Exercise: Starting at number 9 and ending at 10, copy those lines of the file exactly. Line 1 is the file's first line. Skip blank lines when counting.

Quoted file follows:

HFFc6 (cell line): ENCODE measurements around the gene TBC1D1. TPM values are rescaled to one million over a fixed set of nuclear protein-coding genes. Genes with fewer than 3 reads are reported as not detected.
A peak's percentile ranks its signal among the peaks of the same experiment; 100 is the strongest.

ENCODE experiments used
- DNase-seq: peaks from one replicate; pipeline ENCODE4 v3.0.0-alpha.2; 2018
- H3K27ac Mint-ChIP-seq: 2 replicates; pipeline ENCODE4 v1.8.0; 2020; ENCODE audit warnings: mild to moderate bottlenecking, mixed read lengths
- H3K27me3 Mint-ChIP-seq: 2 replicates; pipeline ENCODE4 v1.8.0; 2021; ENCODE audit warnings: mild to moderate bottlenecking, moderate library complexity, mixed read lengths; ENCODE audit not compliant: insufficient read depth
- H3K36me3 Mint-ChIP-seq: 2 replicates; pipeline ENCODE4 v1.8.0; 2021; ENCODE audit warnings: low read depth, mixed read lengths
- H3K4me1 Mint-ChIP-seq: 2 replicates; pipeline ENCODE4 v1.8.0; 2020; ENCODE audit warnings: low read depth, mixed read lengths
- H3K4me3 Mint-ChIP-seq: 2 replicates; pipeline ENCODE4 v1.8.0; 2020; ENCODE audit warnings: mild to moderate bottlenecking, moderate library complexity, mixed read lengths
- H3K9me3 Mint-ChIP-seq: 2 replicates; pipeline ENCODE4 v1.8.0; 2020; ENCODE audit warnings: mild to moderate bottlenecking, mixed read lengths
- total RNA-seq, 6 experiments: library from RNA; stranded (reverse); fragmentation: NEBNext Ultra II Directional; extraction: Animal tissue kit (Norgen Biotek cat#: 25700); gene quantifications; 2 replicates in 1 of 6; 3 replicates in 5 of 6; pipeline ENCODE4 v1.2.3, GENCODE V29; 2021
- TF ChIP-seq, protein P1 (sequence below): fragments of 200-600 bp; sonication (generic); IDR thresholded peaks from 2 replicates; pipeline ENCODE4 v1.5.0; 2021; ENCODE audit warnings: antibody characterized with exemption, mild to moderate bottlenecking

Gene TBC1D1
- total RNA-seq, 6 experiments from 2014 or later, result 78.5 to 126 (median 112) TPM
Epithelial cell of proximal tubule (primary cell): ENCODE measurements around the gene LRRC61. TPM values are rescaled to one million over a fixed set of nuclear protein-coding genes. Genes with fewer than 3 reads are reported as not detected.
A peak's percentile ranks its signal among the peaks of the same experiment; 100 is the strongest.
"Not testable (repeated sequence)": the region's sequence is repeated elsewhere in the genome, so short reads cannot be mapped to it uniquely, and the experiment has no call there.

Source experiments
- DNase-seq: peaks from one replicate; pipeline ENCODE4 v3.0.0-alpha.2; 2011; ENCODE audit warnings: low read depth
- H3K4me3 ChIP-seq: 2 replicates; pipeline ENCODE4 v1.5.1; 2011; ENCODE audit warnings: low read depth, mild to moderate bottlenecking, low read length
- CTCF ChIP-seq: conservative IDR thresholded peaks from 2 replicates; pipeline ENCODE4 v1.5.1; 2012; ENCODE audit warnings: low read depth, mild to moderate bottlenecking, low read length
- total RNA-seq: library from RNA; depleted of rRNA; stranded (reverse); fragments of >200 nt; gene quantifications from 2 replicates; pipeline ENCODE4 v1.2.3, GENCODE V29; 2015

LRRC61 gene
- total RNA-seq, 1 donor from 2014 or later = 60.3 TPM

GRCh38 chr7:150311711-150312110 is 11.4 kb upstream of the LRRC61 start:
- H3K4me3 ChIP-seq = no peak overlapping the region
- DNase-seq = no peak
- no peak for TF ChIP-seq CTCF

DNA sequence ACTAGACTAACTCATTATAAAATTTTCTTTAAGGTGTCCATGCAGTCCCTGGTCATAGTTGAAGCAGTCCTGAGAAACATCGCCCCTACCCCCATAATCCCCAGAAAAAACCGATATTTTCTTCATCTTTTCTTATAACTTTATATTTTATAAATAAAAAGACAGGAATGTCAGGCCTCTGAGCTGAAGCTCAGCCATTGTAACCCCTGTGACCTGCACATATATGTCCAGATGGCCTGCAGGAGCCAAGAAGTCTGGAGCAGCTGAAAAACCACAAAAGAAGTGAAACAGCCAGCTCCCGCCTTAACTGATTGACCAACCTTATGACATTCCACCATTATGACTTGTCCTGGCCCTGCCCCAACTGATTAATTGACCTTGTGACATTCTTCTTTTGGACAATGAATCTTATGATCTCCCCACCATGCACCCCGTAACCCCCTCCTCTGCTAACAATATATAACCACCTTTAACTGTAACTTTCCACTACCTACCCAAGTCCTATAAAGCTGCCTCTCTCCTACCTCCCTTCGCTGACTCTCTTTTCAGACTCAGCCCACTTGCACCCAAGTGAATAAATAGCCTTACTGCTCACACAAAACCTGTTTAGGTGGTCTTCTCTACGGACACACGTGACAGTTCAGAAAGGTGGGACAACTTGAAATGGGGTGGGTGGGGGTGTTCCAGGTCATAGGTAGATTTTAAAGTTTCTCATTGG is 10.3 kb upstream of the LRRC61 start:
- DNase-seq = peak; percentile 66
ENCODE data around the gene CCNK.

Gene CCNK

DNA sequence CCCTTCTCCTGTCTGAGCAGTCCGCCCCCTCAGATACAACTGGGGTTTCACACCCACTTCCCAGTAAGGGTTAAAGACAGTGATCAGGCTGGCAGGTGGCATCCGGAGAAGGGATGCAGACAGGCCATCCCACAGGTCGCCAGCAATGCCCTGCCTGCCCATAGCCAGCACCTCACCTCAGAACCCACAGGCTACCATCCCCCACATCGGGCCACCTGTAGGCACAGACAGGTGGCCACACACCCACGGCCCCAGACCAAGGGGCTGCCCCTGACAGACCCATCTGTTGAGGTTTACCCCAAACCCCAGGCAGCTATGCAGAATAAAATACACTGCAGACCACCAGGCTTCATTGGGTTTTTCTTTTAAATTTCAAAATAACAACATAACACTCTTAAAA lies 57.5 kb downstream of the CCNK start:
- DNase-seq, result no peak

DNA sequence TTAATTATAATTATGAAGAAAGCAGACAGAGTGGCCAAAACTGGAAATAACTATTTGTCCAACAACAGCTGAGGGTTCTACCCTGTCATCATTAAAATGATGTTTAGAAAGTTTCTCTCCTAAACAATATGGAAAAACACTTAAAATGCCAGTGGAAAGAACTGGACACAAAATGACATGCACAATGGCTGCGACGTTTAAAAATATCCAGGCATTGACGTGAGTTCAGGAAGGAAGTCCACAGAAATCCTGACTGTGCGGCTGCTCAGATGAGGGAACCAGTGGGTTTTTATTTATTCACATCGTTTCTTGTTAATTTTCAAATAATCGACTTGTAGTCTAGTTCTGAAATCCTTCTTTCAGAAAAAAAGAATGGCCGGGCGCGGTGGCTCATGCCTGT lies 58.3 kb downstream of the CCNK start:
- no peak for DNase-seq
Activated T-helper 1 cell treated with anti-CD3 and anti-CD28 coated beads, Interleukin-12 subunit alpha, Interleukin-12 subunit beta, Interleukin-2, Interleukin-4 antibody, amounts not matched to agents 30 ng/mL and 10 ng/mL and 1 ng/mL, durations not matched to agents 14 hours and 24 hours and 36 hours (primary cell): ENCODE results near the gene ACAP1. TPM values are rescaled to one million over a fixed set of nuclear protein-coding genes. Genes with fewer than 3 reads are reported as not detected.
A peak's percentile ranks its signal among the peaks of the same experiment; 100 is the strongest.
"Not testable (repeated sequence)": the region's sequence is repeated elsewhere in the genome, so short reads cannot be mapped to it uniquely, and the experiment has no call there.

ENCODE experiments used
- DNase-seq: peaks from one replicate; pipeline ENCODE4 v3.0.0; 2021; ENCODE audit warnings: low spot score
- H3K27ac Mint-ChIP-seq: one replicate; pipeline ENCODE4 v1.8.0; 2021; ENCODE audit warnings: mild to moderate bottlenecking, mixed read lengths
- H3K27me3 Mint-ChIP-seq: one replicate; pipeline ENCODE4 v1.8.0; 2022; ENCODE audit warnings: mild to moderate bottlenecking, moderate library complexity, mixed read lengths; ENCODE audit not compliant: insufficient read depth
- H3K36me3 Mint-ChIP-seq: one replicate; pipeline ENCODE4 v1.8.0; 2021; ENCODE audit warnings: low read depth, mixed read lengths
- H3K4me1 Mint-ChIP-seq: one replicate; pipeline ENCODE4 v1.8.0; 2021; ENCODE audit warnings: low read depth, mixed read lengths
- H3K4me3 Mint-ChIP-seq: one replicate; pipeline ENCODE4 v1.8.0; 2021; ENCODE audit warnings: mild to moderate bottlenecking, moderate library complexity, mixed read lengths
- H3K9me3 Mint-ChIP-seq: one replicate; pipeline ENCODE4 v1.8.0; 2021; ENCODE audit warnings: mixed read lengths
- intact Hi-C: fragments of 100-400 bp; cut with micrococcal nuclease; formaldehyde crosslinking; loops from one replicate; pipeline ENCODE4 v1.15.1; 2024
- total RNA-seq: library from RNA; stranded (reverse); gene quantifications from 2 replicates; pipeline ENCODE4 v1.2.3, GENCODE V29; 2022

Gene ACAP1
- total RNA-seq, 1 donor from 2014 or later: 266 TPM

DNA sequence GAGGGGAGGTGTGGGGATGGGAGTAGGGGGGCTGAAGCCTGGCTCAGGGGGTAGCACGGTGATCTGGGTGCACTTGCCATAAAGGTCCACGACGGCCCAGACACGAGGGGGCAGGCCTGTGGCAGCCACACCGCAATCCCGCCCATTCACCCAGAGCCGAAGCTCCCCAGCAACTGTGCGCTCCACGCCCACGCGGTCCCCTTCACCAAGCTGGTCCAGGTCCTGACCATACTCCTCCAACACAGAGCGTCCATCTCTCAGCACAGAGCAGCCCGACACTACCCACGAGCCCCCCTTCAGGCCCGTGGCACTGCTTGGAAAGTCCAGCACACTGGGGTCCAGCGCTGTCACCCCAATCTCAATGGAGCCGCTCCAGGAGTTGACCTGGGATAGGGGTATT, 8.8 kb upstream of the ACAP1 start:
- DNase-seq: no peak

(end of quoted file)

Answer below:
- H3K4me3 Mint-ChIP-seq: 2 replicates; pipeline ENCODE4 v1.8.0; 2020; ENCODE audit warnings: mild to moderate bottlenecking, moderate library complexity, mixed read lengths
- H3K9me3 Mint-ChIP-seq: 2 replicates; pipeline ENCODE4 v1.8.0; 2020; ENCODE audit warnings: mild to moderate bottlenecking, mixed read lengths